By: Ali R. Baghdadi, Esq.
March 26, 2020
In the midst of the new COVID-19 pandemic, many companies are applying voluntary for work-from-home policies. For many employees, it will be their first time working from home.
The Michigan Workers’ Compensation Act applies toanyone who is injured within the course and scope of their employment. To qualify for benefits, the injury must have happened while the employee was doing work for the employer;the location is less relevant.
In general, workers' compensation must accept claims for employee injuries or illnesses that arise out of, and in the scope of employment, no matter where the injury occurs. If an at-home employee suffers an injury such as a slip and fall while performing a work-related activity, he or she has every right to file a claim.
Employees working from home face obstacles in proving their injury was work-related. For instance, they must prove when and how the injury occurred. Injury in the work place is much easier to prove, as there will likely be security camera footage, and/or co-workers that are witnesses to the incident. This makes the claim much easier to prove that an injury did occur.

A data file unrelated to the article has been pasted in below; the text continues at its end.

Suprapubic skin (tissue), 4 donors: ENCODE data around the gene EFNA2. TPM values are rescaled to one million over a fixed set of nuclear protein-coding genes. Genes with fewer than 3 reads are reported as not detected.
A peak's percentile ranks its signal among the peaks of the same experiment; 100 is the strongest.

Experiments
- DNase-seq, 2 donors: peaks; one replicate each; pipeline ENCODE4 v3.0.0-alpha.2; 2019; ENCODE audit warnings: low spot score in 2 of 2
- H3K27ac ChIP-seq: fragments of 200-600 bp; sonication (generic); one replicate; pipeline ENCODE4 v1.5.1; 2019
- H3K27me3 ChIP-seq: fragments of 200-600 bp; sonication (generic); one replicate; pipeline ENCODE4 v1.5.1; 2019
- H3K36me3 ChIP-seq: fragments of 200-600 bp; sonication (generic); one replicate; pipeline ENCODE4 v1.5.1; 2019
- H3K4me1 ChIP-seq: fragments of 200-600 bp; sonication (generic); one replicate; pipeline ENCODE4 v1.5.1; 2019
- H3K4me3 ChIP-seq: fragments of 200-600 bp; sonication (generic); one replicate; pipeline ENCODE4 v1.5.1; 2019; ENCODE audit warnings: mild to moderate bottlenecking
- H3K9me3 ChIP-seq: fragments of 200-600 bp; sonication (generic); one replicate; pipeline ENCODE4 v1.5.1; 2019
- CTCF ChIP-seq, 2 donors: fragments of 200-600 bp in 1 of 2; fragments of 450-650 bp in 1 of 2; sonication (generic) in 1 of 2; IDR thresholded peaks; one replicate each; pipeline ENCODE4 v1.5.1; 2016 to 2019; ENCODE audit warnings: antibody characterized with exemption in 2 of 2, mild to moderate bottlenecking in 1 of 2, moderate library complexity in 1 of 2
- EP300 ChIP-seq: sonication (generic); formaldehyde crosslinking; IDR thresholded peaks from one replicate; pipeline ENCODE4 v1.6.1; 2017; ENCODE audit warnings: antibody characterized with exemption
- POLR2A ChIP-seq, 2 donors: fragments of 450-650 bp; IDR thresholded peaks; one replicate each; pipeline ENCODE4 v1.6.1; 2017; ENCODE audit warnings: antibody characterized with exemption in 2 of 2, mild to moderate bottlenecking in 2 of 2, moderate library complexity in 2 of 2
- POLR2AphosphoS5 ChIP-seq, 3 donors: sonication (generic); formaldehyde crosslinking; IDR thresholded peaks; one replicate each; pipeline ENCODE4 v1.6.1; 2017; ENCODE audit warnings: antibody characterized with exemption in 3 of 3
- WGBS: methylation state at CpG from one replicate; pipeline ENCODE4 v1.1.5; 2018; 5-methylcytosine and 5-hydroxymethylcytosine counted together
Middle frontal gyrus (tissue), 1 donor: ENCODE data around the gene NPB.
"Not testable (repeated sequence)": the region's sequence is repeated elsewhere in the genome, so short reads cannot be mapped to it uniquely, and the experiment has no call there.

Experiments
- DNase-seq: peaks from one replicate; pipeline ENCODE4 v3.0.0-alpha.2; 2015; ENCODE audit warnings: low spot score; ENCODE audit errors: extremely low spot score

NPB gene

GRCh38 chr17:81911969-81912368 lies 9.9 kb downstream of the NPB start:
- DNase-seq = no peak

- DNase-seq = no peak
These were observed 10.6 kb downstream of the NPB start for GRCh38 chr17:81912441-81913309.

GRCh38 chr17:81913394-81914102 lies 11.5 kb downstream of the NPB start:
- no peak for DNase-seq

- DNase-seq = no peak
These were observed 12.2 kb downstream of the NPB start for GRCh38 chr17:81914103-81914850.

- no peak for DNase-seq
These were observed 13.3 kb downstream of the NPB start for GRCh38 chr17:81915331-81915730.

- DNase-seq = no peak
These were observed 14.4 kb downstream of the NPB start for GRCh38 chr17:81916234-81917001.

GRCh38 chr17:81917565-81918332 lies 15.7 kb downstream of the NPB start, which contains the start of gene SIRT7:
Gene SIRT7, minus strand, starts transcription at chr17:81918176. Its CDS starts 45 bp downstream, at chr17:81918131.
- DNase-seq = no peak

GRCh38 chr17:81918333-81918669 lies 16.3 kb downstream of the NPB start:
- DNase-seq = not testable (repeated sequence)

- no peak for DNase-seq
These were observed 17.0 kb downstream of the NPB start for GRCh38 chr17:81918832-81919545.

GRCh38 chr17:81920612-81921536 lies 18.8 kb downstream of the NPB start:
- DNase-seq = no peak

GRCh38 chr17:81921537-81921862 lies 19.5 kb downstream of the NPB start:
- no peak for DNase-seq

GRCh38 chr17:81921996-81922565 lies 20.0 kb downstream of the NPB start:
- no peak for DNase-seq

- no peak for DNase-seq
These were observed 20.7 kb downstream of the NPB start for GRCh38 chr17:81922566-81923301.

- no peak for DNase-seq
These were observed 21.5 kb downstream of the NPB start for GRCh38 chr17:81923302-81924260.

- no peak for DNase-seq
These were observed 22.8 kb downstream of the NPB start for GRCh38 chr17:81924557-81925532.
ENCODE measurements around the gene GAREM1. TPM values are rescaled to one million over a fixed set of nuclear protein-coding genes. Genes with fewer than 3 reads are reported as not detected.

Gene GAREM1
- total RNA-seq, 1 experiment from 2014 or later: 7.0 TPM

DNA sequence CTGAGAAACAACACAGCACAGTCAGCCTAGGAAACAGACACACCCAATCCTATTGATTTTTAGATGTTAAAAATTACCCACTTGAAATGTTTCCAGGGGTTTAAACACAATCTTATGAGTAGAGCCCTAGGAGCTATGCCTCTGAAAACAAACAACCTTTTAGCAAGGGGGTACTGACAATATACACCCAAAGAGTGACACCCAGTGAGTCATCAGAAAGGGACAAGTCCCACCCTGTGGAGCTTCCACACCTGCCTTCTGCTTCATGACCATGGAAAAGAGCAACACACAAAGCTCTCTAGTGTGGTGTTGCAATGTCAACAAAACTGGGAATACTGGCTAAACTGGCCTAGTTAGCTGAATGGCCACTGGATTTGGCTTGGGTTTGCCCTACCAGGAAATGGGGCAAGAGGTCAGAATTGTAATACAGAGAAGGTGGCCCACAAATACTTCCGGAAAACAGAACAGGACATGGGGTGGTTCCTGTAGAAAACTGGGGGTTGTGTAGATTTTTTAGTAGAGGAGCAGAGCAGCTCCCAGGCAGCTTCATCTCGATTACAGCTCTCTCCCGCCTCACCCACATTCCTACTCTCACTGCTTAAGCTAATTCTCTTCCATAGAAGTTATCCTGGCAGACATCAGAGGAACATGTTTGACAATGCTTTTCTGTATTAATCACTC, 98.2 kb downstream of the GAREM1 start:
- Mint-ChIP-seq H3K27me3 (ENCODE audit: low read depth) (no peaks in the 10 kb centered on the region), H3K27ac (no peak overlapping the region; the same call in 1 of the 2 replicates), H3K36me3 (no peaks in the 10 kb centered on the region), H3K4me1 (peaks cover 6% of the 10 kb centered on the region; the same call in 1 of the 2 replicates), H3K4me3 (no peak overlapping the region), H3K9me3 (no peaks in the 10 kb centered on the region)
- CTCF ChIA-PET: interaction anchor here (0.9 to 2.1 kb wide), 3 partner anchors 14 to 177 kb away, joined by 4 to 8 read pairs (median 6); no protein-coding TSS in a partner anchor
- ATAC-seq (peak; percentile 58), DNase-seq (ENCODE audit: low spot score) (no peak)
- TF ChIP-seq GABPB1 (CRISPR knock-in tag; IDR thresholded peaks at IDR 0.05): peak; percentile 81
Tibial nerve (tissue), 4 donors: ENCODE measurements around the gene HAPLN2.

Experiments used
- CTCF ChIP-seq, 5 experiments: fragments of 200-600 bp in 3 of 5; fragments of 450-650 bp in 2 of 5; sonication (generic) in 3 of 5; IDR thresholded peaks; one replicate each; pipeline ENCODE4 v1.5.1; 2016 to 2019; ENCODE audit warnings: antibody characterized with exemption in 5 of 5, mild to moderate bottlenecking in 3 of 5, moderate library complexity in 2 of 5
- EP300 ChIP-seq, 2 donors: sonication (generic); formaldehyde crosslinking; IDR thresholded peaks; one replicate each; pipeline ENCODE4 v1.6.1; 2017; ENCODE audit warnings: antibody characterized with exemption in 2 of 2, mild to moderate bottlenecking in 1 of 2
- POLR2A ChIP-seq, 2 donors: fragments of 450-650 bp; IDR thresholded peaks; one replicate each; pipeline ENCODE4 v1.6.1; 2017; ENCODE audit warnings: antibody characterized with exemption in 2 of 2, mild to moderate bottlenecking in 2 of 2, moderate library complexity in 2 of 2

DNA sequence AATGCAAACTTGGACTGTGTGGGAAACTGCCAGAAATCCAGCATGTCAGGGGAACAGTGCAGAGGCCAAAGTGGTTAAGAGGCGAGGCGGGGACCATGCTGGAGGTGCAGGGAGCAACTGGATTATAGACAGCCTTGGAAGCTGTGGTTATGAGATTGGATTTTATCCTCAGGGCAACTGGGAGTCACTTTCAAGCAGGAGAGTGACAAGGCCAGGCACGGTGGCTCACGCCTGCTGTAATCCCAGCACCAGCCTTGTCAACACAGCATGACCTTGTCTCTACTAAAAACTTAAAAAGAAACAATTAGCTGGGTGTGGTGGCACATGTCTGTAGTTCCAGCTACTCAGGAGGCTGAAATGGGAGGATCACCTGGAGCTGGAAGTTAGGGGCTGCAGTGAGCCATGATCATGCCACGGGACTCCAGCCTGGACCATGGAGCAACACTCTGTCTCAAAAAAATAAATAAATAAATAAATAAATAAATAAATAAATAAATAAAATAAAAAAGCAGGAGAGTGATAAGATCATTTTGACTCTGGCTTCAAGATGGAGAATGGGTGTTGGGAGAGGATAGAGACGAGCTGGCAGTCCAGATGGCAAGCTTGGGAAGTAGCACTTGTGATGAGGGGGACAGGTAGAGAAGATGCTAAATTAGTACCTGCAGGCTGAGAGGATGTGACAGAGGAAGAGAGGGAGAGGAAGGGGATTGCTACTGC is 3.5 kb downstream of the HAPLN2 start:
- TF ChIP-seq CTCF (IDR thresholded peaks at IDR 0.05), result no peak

It is common for employers to push back and refuse to pay any benefits. Employers will likely argue that because they do not have control over the work-at-home environment, they should not be liable to pay any worker’s compensation benefits. For example, an employer can provide safe workstations to help prevent injuries. Unfortunately, employers have no way of knowing the working conditions of someone working remotely.
In order to ensure the safety of their employees, employers must establish home office guidelines to eliminate safety risks and hazards. Guidelines are critical for avoiding work-related injuries.